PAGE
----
The Irish maul powered over for a try but Crothers was pinged for obstruction. The visitors were soon on the attack again, surging into the French 22, again through powerful carrying and also some lovely interplay and offloading, epitomised by one exchange between the two secondrows O’Tighearnaigh and Mark Morrissey.

Unfortunately, having made their way to the threshold of the French 22 that momentum evaporated on foot of Ethan Coughlan’s ill-advised chip. French centre Louis Le Bruen was short with a long range penalty. The penchant for small errors, and a periodic lack of precision, undermined impressive Irish enterprise.

France added to their lead against the run of play, a lovely catch, shift, drive and offload at a lineout led to a try for their dynamic hooker Victor Montgaillard. Auriac converted but within five minutes had manufactured a try that originated at a lineout five metres from the French line.

Victor Montgaillard of France scores their first try. Photograph: Dave Winter/Inpho
Victor Montgaillard of France scores their first try. Photograph: Dave Winter/Inpho

Hooker James McCormick squeezed under a couple of French tacklers after Ireland had battered away around the fringes through several phases. Tector kicked the conversion to leave the visitors trailing 10-7 at the interval.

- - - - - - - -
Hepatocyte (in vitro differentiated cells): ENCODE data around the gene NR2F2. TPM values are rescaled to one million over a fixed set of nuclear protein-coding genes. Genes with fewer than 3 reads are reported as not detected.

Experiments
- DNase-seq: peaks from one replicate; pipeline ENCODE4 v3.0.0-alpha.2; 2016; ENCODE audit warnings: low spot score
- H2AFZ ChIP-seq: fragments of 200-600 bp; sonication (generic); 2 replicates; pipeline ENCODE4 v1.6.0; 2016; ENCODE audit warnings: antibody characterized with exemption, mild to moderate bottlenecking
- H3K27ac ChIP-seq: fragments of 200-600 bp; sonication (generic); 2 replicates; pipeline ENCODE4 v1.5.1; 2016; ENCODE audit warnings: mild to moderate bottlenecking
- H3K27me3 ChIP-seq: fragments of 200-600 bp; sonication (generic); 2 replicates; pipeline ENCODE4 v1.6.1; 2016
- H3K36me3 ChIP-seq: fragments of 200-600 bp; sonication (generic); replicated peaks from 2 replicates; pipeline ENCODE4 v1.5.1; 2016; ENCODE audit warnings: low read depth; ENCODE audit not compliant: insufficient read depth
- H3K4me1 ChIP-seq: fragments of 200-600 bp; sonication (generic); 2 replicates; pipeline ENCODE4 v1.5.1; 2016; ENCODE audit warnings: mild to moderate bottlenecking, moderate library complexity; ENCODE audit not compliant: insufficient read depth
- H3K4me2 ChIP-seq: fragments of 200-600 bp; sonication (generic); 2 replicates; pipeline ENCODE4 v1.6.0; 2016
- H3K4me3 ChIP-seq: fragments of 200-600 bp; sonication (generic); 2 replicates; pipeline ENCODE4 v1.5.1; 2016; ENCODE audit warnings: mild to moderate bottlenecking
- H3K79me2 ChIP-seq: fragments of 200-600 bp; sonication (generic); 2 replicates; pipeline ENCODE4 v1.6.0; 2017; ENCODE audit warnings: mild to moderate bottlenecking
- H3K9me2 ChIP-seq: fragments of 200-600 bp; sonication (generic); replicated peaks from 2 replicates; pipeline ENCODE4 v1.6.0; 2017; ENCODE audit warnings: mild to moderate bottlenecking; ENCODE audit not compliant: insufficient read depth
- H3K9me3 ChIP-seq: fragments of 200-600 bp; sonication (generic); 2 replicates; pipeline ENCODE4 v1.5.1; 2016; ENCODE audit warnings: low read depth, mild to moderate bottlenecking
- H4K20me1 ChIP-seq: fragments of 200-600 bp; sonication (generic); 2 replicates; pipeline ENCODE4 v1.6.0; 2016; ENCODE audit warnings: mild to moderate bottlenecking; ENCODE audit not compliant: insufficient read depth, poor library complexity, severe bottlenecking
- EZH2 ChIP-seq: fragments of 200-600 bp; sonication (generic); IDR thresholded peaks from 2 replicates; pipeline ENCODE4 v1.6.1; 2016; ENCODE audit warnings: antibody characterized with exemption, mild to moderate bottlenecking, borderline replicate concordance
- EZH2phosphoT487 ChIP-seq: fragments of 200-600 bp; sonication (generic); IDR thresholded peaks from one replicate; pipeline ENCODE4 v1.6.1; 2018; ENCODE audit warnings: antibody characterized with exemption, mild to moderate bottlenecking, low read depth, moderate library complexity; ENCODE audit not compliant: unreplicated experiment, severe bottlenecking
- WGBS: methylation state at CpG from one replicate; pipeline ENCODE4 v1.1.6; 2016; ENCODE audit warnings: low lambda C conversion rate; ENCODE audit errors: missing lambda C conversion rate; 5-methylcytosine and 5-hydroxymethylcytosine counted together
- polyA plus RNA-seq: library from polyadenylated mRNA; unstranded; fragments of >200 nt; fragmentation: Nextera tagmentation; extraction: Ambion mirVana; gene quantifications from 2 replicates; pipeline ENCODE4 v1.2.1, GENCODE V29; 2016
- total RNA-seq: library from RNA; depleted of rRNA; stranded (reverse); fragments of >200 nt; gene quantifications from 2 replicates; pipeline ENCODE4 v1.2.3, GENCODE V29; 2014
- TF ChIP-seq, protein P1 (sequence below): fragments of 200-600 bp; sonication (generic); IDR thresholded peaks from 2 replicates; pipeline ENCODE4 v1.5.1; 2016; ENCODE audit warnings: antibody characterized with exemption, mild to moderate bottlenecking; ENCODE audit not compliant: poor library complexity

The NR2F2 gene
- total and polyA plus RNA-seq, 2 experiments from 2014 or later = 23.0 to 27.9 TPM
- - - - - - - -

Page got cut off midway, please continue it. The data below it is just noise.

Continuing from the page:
France were a great deal brighter and more assured on the resumption, Auriac rewarding some fine running rugby with a brace of penalties either side of one from Tector. Ireland turned over possession at a lineout five metres from the French line, the home side missed a long range penalty as the game became more pockmarked by mistakes.

French right wing Jefferson Joseph crossed the Irish line but was whistled back after a teammate was adjudged offside from a cross-kick. This young Irish side though doesn’t lack character and managed to force their way back into the French 22 with five minutes remaining.

French secondrow Samuel M’foudi was given a yellow card for persistent infringing at mauls, Ireland won two more penalties and having battered the French line replacement scrumhalf Matthew Devine hit Ben Brownlee on a beautiful line and the centre crashed through two attempted tackles. Tector held his nerve superbly to land the conversion.

It was a monumental victory in context and content and a proud night for this gutsy young Irish team.